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Innings is a term of uncertain origin that is used in cricket. The same word applies to both the singular and plural forms, so a cricketer might refer to "an innings" and "both innings". This contrasts with baseball and softball in which the singular is "inning".


In use since time immemorial, the earliest known record of the term concerns a match on Wednesday, 5 August 1730 at Blackheath, Kent between Kent and London. The London-based newspaper St James Evening Post reported on Saturday, 8 August: "'Twas thought that the Kentish champions would have lost their honours by being beat at one innings if time had permitted". This is the first time that the word "innings" is found in contemporary records. Incidentally, it is also the first time that the word "champions" is found in a team sense, which is significant because it confirms that the idea of a champion county was already well established among cricket's followers. Furthermore, the match was apparently drawn and is the earliest known instance of this result.[1][2][3]

Usage in cricket

An innings is one of the divisions of a match during which one team takes its turn to bat. Innings is the subject of Law 12 in the Laws of cricket.[4]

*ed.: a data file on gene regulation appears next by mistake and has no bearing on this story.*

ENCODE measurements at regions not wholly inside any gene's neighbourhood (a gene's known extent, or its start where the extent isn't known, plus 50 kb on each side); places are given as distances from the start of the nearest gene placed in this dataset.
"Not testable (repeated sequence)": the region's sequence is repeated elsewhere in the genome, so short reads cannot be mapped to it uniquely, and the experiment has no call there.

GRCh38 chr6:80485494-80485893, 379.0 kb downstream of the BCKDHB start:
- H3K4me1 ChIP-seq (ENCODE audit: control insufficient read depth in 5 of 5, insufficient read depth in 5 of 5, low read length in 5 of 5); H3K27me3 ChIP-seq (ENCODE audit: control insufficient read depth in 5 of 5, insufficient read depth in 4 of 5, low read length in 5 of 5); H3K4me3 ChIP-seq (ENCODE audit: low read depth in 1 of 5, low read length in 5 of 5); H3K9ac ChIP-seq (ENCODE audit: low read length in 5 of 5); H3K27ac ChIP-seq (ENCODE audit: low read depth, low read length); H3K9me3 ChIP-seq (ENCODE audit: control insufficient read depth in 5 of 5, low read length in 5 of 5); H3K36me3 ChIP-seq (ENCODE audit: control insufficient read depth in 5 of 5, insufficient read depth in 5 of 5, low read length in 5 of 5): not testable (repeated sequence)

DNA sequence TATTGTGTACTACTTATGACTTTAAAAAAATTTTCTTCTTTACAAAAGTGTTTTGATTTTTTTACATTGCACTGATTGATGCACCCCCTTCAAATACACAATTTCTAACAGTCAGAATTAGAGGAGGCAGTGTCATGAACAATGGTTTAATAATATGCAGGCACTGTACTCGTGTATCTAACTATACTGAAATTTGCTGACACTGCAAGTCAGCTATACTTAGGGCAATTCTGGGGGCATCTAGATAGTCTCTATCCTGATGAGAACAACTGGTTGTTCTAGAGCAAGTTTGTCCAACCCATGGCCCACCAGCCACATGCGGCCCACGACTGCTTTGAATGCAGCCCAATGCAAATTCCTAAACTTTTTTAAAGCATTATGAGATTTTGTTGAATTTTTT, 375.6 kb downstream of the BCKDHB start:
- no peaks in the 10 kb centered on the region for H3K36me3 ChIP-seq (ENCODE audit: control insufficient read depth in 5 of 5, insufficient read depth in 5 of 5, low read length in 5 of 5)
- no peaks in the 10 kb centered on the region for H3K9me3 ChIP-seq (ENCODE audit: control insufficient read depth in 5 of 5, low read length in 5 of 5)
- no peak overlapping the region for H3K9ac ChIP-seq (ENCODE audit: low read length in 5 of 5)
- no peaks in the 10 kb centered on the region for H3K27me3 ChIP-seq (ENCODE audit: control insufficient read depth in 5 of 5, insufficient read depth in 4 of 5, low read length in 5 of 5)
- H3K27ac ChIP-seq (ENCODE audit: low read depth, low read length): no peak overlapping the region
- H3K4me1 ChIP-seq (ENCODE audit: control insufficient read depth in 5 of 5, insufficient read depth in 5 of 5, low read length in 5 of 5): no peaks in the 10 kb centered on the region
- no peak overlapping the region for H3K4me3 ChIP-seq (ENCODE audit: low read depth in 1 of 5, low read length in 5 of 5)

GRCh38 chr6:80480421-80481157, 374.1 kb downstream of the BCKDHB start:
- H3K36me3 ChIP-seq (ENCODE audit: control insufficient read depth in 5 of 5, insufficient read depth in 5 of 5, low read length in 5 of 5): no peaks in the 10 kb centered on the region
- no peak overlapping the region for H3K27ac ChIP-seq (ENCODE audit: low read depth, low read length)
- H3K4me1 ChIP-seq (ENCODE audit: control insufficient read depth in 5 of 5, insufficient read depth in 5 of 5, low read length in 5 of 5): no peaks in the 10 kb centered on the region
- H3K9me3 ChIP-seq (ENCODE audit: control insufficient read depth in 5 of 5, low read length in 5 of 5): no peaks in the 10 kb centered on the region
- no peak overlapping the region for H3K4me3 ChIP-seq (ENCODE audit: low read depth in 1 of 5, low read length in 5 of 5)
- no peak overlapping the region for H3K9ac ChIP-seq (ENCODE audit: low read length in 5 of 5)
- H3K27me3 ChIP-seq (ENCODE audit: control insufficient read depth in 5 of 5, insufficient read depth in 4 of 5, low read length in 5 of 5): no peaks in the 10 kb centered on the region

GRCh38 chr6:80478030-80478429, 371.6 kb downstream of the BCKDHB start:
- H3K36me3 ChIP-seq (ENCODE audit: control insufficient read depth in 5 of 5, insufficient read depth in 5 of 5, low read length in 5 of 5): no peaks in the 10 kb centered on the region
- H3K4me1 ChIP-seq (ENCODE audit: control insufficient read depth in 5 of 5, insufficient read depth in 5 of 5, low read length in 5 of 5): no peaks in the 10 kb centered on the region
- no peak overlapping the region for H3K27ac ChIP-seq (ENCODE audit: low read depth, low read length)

In a first-class match, there are up to four innings with each team due to bat twice (in practice, this is not always the case). In a limited overs match, there are only two innings with each team batting once. The term is also used with the meaning of "score" for both the team and each individual batsman. For example, it may be said that "he played an innings of 101", meaning that the player scored 101 in his innings. Similarly, it may be said that the team had a first innings (score) of 501.[4]

Usage outside cricket

The term can generally be taken as a reference to the time during which someone possesses something and, colloquially, the phrase "a good innings" means a long life.[5][6]

See also


  1. "From Lads to Lord's – 1730". Stumpsite. 2007. Archived from the original on 29 June 2011. Retrieved 21 January 2016. Unknown parameter |deadurl= ignored (help)<templatestyles src="Module:Citation/CS1/styles.css"></templatestyles>
  2. Buckley, p. 4.
  3. Maun, p. 130.
  4. 4.0 4.1 "The Official Laws of Cricket: Law 12". Marylebone Cricket Club (MCC). 2010. Retrieved 21 January 2016.<templatestyles src="Module:Citation/CS1/styles.css"></templatestyles>
  5. Chambers, p. 768.
  6. Oxford, p.733.


  • Buckley, G. B. (1935). Fresh Light on 18th Century Cricket. Cotterell.<templatestyles src="Module:Citation/CS1/styles.css"></templatestyles>
  • Chambers (2006). The Chambers Dictionary, 10th Edition. Edinburgh: Chambers Harrap. ISBN 0-550-10185-3.<templatestyles src="Module:Citation/CS1/styles.css"></templatestyles>
  • Maun, Ian (2009). From Commons to Lord's, Volume One: 1700 to 1750. Roger Heavens. ISBN 978-1-900592-52-9.<templatestyles src="Module:Citation/CS1/styles.css"></templatestyles>
  • Oxford (2004). Oxford English Dictionary, 11th Edition. Oxford: Oxford University Press. ISBN 0-19-860864-0.<templatestyles src="Module:Citation/CS1/styles.css"></templatestyles>

External links